French households are saving less and less

At the end of October, the surplus savings accumulated by French households since the start of the health crisis totalled 187 billion euros. While the French continue to over-save, the trend is downwards. In Q3 2021, the savings surplus increased by 6 billion euros, compared with 22 billion euros in Q2.

A surplus of savings useful for the economy

Thesavings surplusof French households continues to grow, as it has since the start of the Covid-19 epidemic. At December 31, 2020, this surplus stood at 111 billion euros. Amounts saved above the usual savings level reached a total of 157 billion euros at the end of June 2021, then 187 billion euros at the end of October, according to Banque de France data.

Long encouraged by the government to spend these surplus savings to support the economic recovery, the majority of French people preferred to keep these sums in their current accounts or regulated savings accounts, such as the Livret A and the Livret de développement durable et solidaire.

According to Olivier Garnier, Chief Economist at the Banque de France, and Agnès Bénassy-Quéré, Chief Economist at the French Treasury, this surplus of savings has proved very useful for the economy. According to these specialists, thesavings surplus has been used to finance loans to the economy, SMEs, energy transition projects and the social economy.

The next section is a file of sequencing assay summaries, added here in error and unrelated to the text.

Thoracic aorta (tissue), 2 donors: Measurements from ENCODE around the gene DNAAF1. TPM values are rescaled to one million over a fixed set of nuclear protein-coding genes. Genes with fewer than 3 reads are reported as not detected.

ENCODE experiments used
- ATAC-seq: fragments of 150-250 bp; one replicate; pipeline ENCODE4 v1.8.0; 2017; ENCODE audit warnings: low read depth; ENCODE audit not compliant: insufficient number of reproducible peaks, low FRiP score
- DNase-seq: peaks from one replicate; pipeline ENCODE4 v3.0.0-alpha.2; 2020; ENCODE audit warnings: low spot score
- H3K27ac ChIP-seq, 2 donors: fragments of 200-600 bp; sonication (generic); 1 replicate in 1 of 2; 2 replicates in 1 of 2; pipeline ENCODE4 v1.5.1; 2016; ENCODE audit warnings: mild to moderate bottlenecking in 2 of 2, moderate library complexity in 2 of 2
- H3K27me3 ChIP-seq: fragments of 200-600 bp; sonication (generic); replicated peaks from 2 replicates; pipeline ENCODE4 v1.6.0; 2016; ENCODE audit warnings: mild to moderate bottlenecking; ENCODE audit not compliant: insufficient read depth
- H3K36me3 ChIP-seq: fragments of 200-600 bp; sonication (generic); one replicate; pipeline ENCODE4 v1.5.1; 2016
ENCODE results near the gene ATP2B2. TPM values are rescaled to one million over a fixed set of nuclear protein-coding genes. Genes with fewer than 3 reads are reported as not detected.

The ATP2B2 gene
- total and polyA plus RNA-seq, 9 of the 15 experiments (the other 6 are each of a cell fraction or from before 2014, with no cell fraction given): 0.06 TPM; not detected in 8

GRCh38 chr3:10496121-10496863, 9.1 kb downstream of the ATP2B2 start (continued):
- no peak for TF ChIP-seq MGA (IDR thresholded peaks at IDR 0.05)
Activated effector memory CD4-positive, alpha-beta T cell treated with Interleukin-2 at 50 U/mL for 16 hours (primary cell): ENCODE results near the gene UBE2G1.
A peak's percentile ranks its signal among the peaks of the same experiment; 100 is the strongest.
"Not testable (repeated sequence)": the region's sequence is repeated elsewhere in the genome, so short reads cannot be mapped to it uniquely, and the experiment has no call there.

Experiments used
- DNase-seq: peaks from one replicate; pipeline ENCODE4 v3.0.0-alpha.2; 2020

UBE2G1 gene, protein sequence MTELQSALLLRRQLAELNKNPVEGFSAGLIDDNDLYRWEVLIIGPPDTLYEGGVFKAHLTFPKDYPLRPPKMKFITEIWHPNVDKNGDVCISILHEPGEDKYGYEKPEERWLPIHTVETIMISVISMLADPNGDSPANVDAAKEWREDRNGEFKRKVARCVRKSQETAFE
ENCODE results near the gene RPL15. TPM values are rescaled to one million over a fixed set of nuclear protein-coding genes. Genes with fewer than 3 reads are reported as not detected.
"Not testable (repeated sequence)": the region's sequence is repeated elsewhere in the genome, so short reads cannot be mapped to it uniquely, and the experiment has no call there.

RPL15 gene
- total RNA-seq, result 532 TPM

The sums invested in Livret A passbook savings accounts went into the Caisse des Dépôts et Consignations fund to finance urban policy and social housing programs. Surplus savings were also used to purchase government debt securities and finance the general government deficit.

The savings surplus grows ever more slowly

While the savings surplus continues to grow, the trend is towards a slowdown. In Q3 2021, for example, it rose by 6 billion euros, compared with 22 billion euros in Q2 as a whole.

Consumption rose sharply in the 3rd quarter, but has not yet returned to the levels reached before the start of the health crisis. In addition, according to Insee estimates, household gross disposable income should have risen by 3.9% this year, compared with 1% in 2020. These various factors would explain the persistence of a savings surplus despite the economic recovery.

At the end of October, half of this savings surplus, or 99 billion euros, was invested in interest-bearing passbook savings accounts or bank accounts. Livret A deposits rose by 18.6% between December 2019 and September 2021, representing an increase of 51.5 billion euros in mainland France alone.

If we add regular savings (124 billion euros) to over-savings, total French savings amount to 293 billion euros, 100 billion euros more than a year ago.

According to Insee estimates, the savings rate should fall to 16% of gross income by the end of the first half of 2022, closer to the usual rate (+1 point).

The appearance of the Omicron variant and the fifth wave of the epidemic threaten to undermine the estimates of the Observatoire français des conjonctures économiques, which deemed French growth of over 6% possible if a fifth of the surplus savings were spent by households.